Data from: Size-dependent selective mechanisms on males and females and the evolution of sexual size dimorphism in frogs
Nali, Renato C.
Zamudio, Kelly R.
Haddad, Célio F. B.
Prado, Cynthia P. A.
Published Aug 07, 2014 on Dryad.
Cite this dataset
Nali, Renato C.; Zamudio, Kelly R.; Haddad, Célio F. B.; Prado, Cynthia P. A. (2014). Data from: Size-dependent selective mechanisms on males and females and the evolution of sexual size dimorphism in frogs [Dataset]. Dryad. https://doi.org/10.5061/dryad.270sf
Sexual size dimorphism (SSD) varies in animals from male biased to female biased. The evolution of SSD is potentially influenced by a number of factors, such as territoriality, fecundity, and temporal breeding patterns (explosive vs. prolonged). In general, frogs show female-biased SSD with broad variance among species. Using comparative methods, we examine how different selective forces affect male and female sizes, and we test hypotheses about size-dependent mechanisms shaping SSD in frogs. Male size was weakly associated with SSD in all size classes, and we found no significant association among SSD, male size, temporal breeding pattern, and male territoriality. In contrast, female size best explained SSD variation across all size classes but especially for small-bodied species. We found a stronger evolutionary association between female body size and fecundity, and this fecundity advantage was highest in explosively breeding species. Our data indicate that the fecundity advantage associated with female body size may not be linear, such that intermediate and large females benefit less with body size increases. Therefore, size-dependent selection in females associated with fecundity and breeding patterns is an important mechanism driving SSD evolution in frogs. Our study underscores the fact that lineage-specific ecology and behavior should be incorporated in comparative analyses of animal SSD.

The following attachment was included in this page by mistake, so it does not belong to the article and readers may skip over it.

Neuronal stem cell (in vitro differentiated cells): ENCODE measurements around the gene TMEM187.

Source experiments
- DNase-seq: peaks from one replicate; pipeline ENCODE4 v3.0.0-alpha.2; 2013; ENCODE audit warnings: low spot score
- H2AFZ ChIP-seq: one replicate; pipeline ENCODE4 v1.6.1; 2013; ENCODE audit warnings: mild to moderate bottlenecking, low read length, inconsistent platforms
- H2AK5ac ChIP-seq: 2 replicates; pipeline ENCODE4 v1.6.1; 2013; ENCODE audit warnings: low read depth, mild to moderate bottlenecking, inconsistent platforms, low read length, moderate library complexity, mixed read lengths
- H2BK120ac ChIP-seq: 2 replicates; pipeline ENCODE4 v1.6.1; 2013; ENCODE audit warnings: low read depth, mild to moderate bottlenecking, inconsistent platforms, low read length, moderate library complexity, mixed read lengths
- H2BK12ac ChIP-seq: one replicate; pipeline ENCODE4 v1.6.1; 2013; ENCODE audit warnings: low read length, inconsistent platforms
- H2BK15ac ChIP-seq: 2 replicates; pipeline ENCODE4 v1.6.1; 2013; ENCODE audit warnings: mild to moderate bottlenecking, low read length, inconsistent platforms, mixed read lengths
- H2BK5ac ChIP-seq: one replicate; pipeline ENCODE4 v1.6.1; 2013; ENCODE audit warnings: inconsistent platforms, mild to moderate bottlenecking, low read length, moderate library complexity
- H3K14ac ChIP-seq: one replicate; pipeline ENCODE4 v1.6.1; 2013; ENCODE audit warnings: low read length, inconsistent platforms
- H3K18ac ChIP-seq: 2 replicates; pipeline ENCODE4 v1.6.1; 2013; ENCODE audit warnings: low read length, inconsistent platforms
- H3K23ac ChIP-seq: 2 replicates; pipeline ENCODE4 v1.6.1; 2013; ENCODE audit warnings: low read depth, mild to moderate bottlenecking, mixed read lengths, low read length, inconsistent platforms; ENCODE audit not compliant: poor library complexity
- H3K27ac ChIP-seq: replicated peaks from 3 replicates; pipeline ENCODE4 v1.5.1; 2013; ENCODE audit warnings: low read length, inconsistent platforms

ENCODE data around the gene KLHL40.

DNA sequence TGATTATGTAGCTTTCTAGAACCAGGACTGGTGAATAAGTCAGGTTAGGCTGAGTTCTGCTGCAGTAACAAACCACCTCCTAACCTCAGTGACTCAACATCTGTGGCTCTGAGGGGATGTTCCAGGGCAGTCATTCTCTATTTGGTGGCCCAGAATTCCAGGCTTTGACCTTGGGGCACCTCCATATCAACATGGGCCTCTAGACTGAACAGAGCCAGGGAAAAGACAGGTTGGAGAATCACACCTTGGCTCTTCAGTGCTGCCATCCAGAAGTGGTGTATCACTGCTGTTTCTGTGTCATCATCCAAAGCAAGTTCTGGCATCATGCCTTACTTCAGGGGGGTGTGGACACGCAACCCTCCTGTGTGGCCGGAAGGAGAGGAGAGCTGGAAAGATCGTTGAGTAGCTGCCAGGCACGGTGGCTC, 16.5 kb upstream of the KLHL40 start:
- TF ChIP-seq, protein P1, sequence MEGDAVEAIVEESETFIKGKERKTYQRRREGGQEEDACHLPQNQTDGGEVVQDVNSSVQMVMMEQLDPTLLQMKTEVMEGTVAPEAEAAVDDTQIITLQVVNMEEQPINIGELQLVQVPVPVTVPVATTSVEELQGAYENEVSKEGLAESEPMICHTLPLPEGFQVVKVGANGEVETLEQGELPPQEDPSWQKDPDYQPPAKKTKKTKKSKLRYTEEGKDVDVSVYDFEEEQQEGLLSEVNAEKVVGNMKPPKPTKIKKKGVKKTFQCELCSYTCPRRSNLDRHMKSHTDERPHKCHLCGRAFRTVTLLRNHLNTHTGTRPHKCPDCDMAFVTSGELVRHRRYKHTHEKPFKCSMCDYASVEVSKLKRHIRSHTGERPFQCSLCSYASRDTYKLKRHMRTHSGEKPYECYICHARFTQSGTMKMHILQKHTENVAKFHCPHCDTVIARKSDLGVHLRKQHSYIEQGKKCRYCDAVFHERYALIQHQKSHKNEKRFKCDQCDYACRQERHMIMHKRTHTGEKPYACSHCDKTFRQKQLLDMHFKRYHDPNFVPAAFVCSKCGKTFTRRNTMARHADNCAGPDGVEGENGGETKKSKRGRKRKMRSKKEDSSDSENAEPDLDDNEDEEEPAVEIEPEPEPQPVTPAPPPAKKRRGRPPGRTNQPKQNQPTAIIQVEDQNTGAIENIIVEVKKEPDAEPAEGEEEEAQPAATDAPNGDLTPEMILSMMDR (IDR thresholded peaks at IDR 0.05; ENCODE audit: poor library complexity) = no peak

Reproductive traits and body sizes of frogs (Amphibia, Anura)
Dataset for 718 species of 38 anuran families included in this study. Male and female snout-vent lengths (SVL), number of eggs per clutch (N eggs/clutch), breeding pattern and evidence of territoriality were taken from the literature. Complete references in alphabetical order are given in the second sheet.